### Side Constraints

 We return to the model without losses for this illustration. The logistics manager is receiving complaints from the Gainesville plant. While Austin is producing and shipping all its capacity, the Gainesville plant is only shipping 2/3 of its capacity. Since both plants have a capacity of 300, the manager wants to see the effect of a constraint that requires both to ship the same proportion of capacity.

One way to write this constraint is to require that the total flow leaving Austin be equal to the total flow leaving Gainesville. Using the arc numbers of Fig. 2, this constraint is:

This is called a side constraint. The majority of the problem is described using a network model, but this constraint cannot be handled within the network construct. The addition of side constraints makes the special purpose network flow programming algorithms inapplicable, but linear programming can still solve the model. We simply add the side constraint to the linear programming model of the network and solve it with a general purpose linear programming algorithm. In this case, the optimum in Fig. 7 reduces production at Austin, eliminating the flows on the links from Austin to Atlanta, and Atlanta to Chicago, and not meeting the optional demand at Chicago. The change reduces the profit by \$100. Forcing equality between the two plants is clearly not advisable.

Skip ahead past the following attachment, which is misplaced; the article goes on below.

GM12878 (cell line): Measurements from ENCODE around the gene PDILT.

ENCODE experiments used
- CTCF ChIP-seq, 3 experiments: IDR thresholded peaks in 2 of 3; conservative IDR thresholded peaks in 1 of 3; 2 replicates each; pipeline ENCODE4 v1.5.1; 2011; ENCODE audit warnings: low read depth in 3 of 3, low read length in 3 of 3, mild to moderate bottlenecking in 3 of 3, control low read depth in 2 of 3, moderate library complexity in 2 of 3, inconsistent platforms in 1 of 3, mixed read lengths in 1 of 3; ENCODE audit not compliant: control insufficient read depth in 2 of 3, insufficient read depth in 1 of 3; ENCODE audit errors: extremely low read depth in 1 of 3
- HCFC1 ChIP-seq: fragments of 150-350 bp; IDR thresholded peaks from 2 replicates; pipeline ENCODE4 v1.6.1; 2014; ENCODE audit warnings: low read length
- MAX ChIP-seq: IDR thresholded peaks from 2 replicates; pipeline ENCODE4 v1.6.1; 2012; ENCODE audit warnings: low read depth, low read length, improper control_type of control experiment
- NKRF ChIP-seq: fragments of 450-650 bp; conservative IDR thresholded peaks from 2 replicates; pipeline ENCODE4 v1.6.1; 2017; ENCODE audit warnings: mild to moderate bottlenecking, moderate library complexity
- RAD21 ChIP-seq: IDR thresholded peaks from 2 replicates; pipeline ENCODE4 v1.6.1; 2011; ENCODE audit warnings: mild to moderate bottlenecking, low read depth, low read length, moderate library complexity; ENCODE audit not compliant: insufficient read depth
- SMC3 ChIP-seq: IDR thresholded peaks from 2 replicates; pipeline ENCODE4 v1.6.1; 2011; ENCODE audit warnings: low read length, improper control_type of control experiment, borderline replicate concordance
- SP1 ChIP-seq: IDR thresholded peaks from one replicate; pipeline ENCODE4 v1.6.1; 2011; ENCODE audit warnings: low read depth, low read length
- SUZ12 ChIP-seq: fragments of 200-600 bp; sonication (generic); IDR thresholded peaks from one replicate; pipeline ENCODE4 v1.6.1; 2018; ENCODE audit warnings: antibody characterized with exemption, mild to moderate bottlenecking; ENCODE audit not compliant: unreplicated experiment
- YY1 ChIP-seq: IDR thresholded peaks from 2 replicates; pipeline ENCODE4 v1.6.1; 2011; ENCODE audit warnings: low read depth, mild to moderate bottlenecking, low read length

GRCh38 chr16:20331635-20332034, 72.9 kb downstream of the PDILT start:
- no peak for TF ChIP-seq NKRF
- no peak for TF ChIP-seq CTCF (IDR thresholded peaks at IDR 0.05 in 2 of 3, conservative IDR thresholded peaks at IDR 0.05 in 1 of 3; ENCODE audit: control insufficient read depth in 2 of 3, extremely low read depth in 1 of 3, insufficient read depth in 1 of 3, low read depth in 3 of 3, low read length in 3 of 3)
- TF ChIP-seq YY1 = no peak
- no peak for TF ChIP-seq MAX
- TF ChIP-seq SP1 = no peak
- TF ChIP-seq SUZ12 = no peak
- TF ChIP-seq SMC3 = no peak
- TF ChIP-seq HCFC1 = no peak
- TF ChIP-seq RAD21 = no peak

Figure 7. The effect of an equality constraint between Austin and Gainesville. z = -1500